PSYCHO (1960) – Paramount – Rating: ★★★★½
B&W – 109 minutes – 1.85:1 aspect ratio
Principal cast: Anthony Perkins (Norman Bates), Janet Leigh (Marion Crane), John Gavin (Sam Loomis), Vera Miles (Lila Crane), Martin Balsam (Milton Arbogast), Patricia Hitchcock (Caroline).
Produced by Alfred Hitchcock
Screenplay by Joseph Stefano, based on the novel by Robert Bloch.
Director of Photography: John L. Russell
Edited by George Tomasini
Music by Bernard Herrmann
Titles designed by Saul Bass
Note: Because of the significance of this film in Hitchcock’s catalog, I will divide my analysis into two parts. The first is a general overview; the second will be a more detailed look at several key scenes in the movie, as well as overall techniques employed by Hitchcock. Also, in past Hitchcock movie entries I have tried to walk a fine line between review and analysis. Going forward I will focus on analysis, and presume that my audience has already seen the movie.
Everybody knows Psycho. It is part of a select group of films (e.g. Casablanca, The Wizard of Oz) that are part of the the movie-going collective consciousness, to the extent that even those who haven’t seen it almost feel as if they have. Elements of the movie have been referenced, alluded to, copied, and parodied hundreds of times in popular culture. But Alfred Hitchcock certainly did not set out to make a groundbreaking movie. Psycho was intended to be an “experiment” of sorts, one that proved to be a massive success for all involved.
Source material: The movie is based upon the 1959 novel of the same name by Robert Bloch. Bloch’s novel is a well-paced, fast-moving thriller that most fans of the movie would likely enjoy. The plot structure of the movie follows the book to such a degree that the book almost reads as a movie treatment. The most significant change made by Hitchcock and screenwriter Joseph Stefano relates to character, not plot. In the novel, Norman Bates is described as an overweight, middle-aged, pathetic looking man. Bates’ physical description makes him a repulsive character from the first page. For the movie, Hitchcock and Stefano made the wonderful decision that Norman Bates should be younger, more attractive, and likable. Hitchcock loved to create a sympathetic antagonist, and perhaps there is no greater example in his entire canon than that of Norman Bates. He may be one of the most sympathetic “bad guys” in all of cinema. Of course one could make the argument that Norman isn’t the villain at all; rather his mother is the true antagonist, and Norman just another one of her victims.
The “experimental” film: The word “experimental” could apply to a handful of Hitchcock’s films: certainly The Wrong Man, Rope, and Lifeboat at the very least could be classified as such. But Psycho was an experiment of a different nature, by Hitchcock’s own admission.
He had just released North by Northwest in 1959. That film was a breathtaking spectacle for the eyes, large in scope, shot in Technicolor and VistaVistion. Why follow that up with a small scale, black and white film that has very little dialogue and takes place primarily in small cluttered rooms? It is often said that Hitchcock had to make Psycho in black and white, because the censors wouldn’t have allowed him to show blood in color, to the extent that he wanted to show it. That certainly was a consideration, but Alfred Hitchcock also chose to shoot in black and white (and Psycho was his last non-color film) because he used his television crew to film it. Alfred Hitchcock had the notion that he could use the technical crew from his very popular “Alfred Hitchcock Presents” TV show to shoot a feature film, and that they could do it in less time and with less money. This was of some significance to Hitchcock because he was also the film’s producer. Keeping costs down meant more money in his pocket. And Psycho went on to become one of the most profitable film’s of Hitchcock’s entire career. His “experiment” paid off in spades.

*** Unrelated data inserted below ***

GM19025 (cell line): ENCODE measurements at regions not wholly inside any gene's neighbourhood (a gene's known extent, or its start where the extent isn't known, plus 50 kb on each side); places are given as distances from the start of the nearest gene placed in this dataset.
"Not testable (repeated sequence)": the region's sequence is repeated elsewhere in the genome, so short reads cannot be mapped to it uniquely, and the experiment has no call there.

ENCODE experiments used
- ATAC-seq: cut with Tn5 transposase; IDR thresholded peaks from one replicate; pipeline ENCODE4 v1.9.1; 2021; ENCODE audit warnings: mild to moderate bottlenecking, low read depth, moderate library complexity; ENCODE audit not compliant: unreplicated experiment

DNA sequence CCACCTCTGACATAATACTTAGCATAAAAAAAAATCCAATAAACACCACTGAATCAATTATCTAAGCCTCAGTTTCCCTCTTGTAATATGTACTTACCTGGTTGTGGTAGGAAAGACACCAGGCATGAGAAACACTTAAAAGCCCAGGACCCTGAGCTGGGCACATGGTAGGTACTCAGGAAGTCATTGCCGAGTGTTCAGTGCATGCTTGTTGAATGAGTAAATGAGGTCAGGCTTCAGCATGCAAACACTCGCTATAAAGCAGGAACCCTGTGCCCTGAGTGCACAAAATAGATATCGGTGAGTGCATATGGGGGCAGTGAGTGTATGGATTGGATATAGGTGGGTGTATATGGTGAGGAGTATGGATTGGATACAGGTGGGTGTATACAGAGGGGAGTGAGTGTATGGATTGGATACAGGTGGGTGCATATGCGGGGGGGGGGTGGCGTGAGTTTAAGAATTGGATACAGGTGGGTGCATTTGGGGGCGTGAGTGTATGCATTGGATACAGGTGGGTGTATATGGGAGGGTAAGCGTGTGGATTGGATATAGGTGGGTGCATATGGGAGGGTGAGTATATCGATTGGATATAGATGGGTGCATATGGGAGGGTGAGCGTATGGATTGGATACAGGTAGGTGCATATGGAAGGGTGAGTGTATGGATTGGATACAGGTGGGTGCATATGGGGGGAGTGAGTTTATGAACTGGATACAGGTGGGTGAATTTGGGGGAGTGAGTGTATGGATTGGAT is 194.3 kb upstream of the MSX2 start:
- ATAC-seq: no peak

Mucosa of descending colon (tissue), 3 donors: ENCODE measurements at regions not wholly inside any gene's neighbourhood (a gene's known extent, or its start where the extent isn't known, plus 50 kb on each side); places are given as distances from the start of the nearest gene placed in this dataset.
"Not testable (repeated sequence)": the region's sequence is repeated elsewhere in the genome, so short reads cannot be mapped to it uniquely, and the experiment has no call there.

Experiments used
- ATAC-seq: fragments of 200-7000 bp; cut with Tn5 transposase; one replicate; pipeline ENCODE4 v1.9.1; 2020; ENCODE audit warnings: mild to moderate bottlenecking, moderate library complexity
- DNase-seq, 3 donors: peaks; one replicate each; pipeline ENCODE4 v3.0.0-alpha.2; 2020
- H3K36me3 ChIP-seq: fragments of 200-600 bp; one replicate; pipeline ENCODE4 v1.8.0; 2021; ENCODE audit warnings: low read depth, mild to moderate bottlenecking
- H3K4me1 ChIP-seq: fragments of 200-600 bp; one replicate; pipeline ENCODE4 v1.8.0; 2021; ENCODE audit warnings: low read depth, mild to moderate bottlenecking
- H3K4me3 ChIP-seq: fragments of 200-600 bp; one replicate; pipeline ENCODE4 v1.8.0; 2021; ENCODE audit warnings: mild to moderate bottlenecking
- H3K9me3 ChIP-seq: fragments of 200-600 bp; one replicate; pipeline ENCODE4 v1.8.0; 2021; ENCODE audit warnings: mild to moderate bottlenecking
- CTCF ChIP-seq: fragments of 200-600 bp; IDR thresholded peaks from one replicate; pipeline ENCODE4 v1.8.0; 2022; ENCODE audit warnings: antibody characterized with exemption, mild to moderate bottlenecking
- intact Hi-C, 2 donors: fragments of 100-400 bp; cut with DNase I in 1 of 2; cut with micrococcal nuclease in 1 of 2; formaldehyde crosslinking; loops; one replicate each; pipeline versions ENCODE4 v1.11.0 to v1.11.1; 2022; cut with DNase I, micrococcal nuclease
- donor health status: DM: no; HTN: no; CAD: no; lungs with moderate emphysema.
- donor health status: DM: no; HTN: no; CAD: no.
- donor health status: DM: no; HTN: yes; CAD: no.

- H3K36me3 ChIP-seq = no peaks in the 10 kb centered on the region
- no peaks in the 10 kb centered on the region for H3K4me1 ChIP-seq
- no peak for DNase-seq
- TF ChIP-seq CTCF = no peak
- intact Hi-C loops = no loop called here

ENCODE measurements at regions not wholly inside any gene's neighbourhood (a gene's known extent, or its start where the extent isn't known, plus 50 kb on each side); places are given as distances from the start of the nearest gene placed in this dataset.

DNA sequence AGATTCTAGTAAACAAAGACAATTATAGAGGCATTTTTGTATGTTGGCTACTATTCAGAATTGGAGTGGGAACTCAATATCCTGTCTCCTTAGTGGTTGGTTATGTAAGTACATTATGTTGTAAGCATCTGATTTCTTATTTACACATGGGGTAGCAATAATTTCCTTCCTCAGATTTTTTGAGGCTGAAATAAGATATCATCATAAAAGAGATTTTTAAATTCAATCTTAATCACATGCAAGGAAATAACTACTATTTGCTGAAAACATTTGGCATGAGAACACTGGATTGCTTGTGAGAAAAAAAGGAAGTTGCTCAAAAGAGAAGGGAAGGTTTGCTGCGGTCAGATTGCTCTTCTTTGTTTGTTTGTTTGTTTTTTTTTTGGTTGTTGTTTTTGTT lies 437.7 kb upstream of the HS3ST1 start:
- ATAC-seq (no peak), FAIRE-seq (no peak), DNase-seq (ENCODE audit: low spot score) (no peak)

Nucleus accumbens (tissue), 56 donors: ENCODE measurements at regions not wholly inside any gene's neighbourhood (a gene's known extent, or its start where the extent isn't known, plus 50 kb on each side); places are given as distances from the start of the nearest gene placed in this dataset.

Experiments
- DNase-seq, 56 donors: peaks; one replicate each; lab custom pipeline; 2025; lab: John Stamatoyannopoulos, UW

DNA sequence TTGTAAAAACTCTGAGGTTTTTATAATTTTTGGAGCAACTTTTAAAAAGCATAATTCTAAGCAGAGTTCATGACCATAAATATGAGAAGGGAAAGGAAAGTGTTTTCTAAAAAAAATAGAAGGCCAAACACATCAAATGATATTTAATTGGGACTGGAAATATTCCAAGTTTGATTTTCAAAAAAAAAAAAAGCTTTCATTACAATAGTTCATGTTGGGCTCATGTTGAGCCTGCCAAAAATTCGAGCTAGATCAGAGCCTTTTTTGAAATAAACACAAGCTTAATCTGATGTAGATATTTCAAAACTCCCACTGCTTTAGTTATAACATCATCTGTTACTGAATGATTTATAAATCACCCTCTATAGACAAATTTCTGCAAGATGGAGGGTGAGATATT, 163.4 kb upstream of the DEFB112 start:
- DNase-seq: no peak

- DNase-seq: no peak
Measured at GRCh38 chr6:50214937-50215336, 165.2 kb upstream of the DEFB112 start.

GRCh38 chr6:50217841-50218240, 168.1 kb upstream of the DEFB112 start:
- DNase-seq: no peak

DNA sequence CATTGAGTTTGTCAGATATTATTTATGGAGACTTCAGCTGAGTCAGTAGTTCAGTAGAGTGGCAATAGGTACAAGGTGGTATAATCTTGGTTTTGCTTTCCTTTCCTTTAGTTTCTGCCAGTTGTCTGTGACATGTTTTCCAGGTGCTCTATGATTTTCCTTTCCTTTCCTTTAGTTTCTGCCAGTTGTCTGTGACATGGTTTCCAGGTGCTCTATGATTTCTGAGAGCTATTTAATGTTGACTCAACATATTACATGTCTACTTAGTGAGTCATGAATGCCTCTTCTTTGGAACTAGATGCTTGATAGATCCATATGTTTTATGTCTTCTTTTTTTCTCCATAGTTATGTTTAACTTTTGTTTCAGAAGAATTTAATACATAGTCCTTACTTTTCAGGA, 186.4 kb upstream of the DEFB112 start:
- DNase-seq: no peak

Themes and motifs: All of the major themes of Hitchcock’s career can be found in Psycho, making it a very representative work for that reason. The concept of guilt is very significant. Marion Crane is hounded by guilt almost from the moment she decides to flee with the money. It is only after talking to Norman Bates at the motel that she has a change of heart, and makes her plan to return the money. What a sad irony that Norman helps her come to this realization, only to kill her moments later. Norman’s guilt is of a much more profound and complex nature. He is portrayed as a victim, as much as anyone in this film, and yet he is most certainly a killer. Another major theme is the relationship between men and women. Hitchcock often portrays relationships with much more realism than was common at the time. His films show that sacrifices have to be made for relationships to succeed. Marion Crane is ready to make any sacrifice to be with Sam, but his pride gets in the way. When he remarks sardonically that she can lick the stamps when he writes his alimony checks, the love and devotion in Marion’s voice when she replies “I’ll lick the stamps” is heartbreaking. One could argue that Sam could have prevented the tragedy to come if he had merely put aside his pride and agreed to let Marion live with him.
To say that the “mother” motif shows up in this film is a major understatement. Mothers in Hitchcock’s films are often domineering and belittling of their adult male children, nowhere more so than here. Even from the grave, Mrs. Bates’ domination of her son is total. Hitchcock’s fear of the police is on display here as well. Hitchcock often portrayed law enforcement as inept, bumbling fools. Here however, the highway patrolman is played with a sense of menace, and it works very well. Some Hitchcock scholars have pointed out the many staircases that figure in his movies, and there is one that features very prominently here.